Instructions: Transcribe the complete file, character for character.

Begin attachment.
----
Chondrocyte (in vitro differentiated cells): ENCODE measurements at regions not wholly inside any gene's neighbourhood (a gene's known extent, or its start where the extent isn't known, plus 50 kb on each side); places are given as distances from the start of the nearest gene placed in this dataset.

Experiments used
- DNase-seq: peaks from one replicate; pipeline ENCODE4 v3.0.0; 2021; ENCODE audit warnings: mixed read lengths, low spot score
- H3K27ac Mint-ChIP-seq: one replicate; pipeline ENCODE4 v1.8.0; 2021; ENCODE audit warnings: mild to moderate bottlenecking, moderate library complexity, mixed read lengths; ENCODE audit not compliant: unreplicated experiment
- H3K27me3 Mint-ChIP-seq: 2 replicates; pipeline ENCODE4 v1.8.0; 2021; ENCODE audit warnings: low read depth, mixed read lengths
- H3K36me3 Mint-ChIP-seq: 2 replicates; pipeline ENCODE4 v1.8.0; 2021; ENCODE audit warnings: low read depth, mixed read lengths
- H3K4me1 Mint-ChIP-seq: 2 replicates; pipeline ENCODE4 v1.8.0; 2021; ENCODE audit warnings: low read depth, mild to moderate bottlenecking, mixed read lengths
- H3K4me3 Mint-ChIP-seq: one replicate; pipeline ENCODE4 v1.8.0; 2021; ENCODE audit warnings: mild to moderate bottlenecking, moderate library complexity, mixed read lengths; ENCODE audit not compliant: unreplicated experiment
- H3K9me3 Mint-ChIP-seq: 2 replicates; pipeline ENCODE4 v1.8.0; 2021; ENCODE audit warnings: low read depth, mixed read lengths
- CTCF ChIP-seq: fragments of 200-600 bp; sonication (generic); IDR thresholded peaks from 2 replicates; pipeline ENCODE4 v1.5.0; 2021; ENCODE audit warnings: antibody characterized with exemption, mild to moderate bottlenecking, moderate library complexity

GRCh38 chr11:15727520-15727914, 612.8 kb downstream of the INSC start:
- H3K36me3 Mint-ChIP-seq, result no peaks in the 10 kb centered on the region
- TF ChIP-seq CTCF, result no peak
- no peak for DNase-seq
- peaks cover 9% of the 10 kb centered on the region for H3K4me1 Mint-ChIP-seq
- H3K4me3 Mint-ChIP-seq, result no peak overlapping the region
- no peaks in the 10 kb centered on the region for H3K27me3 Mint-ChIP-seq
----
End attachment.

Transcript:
Chondrocyte (in vitro differentiated cells): ENCODE measurements at regions not wholly inside any gene's neighbourhood (a gene's known extent, or its start where the extent isn't known, plus 50 kb on each side); places are given as distances from the start of the nearest gene placed in this dataset.

Experiments used
- DNase-seq: peaks from one replicate; pipeline ENCODE4 v3.0.0; 2021; ENCODE audit warnings: mixed read lengths, low spot score
- H3K27ac Mint-ChIP-seq: one replicate; pipeline ENCODE4 v1.8.0; 2021; ENCODE audit warnings: mild to moderate bottlenecking, moderate library complexity, mixed read lengths; ENCODE audit not compliant: unreplicated experiment
- H3K27me3 Mint-ChIP-seq: 2 replicates; pipeline ENCODE4 v1.8.0; 2021; ENCODE audit warnings: low read depth, mixed read lengths
- H3K36me3 Mint-ChIP-seq: 2 replicates; pipeline ENCODE4 v1.8.0; 2021; ENCODE audit warnings: low read depth, mixed read lengths
- H3K4me1 Mint-ChIP-seq: 2 replicates; pipeline ENCODE4 v1.8.0; 2021; ENCODE audit warnings: low read depth, mild to moderate bottlenecking, mixed read lengths
- H3K4me3 Mint-ChIP-seq: one replicate; pipeline ENCODE4 v1.8.0; 2021; ENCODE audit warnings: mild to moderate bottlenecking, moderate library complexity, mixed read lengths; ENCODE audit not compliant: unreplicated experiment
- H3K9me3 Mint-ChIP-seq: 2 replicates; pipeline ENCODE4 v1.8.0; 2021; ENCODE audit warnings: low read depth, mixed read lengths
- CTCF ChIP-seq: fragments of 200-600 bp; sonication (generic); IDR thresholded peaks from 2 replicates; pipeline ENCODE4 v1.5.0; 2021; ENCODE audit warnings: antibody characterized with exemption, mild to moderate bottlenecking, moderate library complexity

GRCh38 chr11:15727520-15727914, 612.8 kb downstream of the INSC start:
- H3K36me3 Mint-ChIP-seq, result no peaks in the 10 kb centered on the region
- TF ChIP-seq CTCF, result no peak
- no peak for DNase-seq
- peaks cover 9% of the 10 kb centered on the region for H3K4me1 Mint-ChIP-seq
- H3K4me3 Mint-ChIP-seq, result no peak overlapping the region
- no peaks in the 10 kb centered on the region for H3K27me3 Mint-ChIP-seq